If the band voltage is say 6.2v out the radio what band are we on? Reduced first by R1/R2 the voltage becomes 3.72v into the PIC, this has an ADC value (3.72/5v * 1024) of about 762 which rightly falls into the 80m band range. 80m has a lower ADC limit of 700 and an upper ADC limit of 799.
Remember the PIC code is split in 2, the top half is for CI-V decoding and the bottom half band voltage decoding.
When the radio is switched on 13.8v is taken from ACC2 on the IC-756pro3 which powers the PICAXE and also goes to the VL-1000 to switch it on, ensure the remote switch on the back of the VL-1000 is set to ON.
23/07/11 – Version 1.1 released:
- Improved CI-V string searching
- Additional checks in Band Data routine to ensure we didn’t get there by mistake
07/08/14 – Version 1.2 released:
- Update to schematic, R3 added on CI-V input
Code now works fine with HRD controlling the radio over CI-V and all band switching works independent of whether the radio or HRD initiates a band switch.
17/07/11 – I received an email from Jack Brindle, W6FB who commented “There is one change I would suggest in the output table, though. The BCD code 0x0 is not defined, but is used by some manufacturers. For example Elecraft uses it in the K3 for 60 meters. However, 0xF (all ones) _is_ defined as a no-band selector.” So with that in mind I’ve changed the code so ‘no band selected’ is now all 1’s (0xF) – which turns out to be 70MHz, see my post about that.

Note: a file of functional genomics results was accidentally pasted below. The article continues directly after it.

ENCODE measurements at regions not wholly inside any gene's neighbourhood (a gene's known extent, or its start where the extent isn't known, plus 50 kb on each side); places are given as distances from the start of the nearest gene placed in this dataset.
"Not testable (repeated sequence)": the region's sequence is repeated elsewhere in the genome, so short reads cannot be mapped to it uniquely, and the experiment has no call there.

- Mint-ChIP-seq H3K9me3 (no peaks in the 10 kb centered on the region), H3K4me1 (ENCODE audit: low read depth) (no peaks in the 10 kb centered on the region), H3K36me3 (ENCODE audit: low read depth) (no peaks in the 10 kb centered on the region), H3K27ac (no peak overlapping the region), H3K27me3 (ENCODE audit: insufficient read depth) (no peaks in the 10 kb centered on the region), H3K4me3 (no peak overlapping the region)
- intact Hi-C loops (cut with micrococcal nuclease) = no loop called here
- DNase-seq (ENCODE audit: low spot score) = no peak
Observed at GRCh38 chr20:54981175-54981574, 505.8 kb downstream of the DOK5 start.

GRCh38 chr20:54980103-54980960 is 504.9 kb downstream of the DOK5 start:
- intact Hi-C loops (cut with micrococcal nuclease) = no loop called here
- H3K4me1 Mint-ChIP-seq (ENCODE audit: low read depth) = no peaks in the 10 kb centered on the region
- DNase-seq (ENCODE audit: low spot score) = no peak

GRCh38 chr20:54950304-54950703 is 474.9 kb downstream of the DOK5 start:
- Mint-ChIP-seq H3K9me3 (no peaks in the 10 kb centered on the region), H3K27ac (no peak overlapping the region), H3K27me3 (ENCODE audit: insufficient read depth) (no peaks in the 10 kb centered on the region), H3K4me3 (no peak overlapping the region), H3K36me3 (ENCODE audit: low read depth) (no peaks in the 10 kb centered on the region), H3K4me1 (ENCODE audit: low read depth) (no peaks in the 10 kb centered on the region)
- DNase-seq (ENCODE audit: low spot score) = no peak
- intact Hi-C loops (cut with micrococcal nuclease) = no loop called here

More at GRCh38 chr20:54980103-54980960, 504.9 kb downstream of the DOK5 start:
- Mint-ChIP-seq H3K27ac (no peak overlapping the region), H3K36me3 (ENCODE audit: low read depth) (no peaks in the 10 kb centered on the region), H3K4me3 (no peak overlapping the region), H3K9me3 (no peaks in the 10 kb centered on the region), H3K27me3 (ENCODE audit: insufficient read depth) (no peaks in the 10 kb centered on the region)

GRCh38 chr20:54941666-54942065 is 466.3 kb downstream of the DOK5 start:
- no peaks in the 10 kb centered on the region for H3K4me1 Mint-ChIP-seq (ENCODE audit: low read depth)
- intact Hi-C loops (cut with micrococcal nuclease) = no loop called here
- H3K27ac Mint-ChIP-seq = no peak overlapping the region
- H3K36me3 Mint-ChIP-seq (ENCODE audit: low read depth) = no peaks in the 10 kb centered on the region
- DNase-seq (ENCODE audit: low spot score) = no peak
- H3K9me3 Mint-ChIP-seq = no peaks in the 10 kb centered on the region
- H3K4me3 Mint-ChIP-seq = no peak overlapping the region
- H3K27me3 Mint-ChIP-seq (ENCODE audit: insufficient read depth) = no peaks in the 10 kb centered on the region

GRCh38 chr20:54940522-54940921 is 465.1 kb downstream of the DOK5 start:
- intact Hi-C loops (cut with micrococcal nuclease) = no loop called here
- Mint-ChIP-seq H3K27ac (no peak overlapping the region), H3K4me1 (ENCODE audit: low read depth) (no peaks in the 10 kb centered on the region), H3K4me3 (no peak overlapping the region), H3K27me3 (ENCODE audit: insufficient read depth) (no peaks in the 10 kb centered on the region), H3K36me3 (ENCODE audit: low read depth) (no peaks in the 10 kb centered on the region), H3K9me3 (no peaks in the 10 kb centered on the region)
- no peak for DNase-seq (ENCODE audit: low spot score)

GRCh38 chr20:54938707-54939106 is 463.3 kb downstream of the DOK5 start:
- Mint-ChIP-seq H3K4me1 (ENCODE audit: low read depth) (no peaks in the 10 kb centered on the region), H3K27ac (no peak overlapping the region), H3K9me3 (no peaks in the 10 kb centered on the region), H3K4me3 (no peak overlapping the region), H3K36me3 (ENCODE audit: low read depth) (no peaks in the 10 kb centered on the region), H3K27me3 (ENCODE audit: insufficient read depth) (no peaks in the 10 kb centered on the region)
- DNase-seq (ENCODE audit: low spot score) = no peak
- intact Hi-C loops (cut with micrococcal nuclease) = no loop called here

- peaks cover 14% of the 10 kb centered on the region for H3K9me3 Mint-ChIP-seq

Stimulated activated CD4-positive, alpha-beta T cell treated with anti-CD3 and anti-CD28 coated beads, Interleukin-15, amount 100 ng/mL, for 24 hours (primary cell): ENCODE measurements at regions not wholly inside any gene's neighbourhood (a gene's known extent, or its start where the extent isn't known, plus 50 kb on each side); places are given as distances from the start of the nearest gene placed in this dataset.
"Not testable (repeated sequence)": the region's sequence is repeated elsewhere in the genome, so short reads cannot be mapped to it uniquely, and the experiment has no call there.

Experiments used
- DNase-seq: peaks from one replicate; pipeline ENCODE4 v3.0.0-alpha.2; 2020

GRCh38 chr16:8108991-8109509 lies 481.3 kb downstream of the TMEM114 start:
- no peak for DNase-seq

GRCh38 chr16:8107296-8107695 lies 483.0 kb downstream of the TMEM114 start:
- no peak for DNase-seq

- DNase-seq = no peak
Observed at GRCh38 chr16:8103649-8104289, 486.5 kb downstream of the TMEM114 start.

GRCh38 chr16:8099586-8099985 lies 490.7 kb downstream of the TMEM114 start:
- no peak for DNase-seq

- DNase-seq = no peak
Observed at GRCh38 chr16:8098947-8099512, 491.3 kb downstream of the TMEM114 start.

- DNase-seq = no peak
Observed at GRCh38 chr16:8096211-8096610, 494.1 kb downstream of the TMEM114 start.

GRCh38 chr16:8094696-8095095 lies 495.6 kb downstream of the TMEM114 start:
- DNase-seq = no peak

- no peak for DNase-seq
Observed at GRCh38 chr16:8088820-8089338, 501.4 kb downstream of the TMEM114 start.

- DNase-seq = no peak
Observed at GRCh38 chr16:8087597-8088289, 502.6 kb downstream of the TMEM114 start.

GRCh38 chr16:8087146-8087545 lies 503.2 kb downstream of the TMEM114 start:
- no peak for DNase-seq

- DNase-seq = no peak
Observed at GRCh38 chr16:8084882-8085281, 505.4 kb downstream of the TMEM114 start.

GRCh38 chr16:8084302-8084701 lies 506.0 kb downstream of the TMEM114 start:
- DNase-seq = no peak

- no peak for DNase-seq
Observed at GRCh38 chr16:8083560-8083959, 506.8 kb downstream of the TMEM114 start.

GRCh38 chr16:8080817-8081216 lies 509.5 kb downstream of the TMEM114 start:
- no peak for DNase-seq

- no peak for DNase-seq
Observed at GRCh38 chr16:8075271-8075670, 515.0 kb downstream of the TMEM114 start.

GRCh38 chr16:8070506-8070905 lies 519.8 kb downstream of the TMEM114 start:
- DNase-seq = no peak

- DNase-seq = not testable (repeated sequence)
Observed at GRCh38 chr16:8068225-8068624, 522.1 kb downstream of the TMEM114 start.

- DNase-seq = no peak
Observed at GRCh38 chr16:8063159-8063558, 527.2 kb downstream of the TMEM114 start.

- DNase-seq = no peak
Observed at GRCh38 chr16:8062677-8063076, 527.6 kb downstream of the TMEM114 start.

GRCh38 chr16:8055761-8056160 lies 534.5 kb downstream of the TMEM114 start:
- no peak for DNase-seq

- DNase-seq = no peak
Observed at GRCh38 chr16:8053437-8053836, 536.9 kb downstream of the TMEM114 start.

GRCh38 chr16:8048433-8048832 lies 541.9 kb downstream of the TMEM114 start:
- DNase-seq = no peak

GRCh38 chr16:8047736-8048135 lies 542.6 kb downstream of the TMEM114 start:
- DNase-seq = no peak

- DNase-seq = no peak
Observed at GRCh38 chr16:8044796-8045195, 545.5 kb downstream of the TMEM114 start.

15/07/11- I received a comment from Barry GM3YEH who uses the Icom to Yaesu BCD Band Data Converter on his radio with N1MM contest logging software and a 5B4AGN BPF and found the rig stays in sync with N1MM software but the BPF only changes to the correct band temporarily then drops into a ‘no band selected’ state after a second or two. Barry suggested it might be down to N1MM polling the radio which the interface sees as 0v on the CI-V line which makes the code execute the Band Data Voltage code for which there is no band voltage data so it defaults to 0, ‘no band selected’. On 230711 I reworked the code so it now has a much better CI-V ‘search’ string so it doesn’t get false values and also added an extra check in the Band Voltage code as there were times, as mentioned above, that the code would move there even if it was receiving CI-V data.
11/03/13 – HB9LF provided a schematic version using an 74HC42 binary to decimal chip wired in parallel with the Yaesu BCD lines to give an ouput signal per band.
01/06/14 – VE7FM Steve told me he needed to swap pins 7 and 1 on the DB15(Band data 2) connector, I’ll need to open my unit to confirm but be aware.
Here are some images of the Mk2 version, which needs it’s own page when I get time…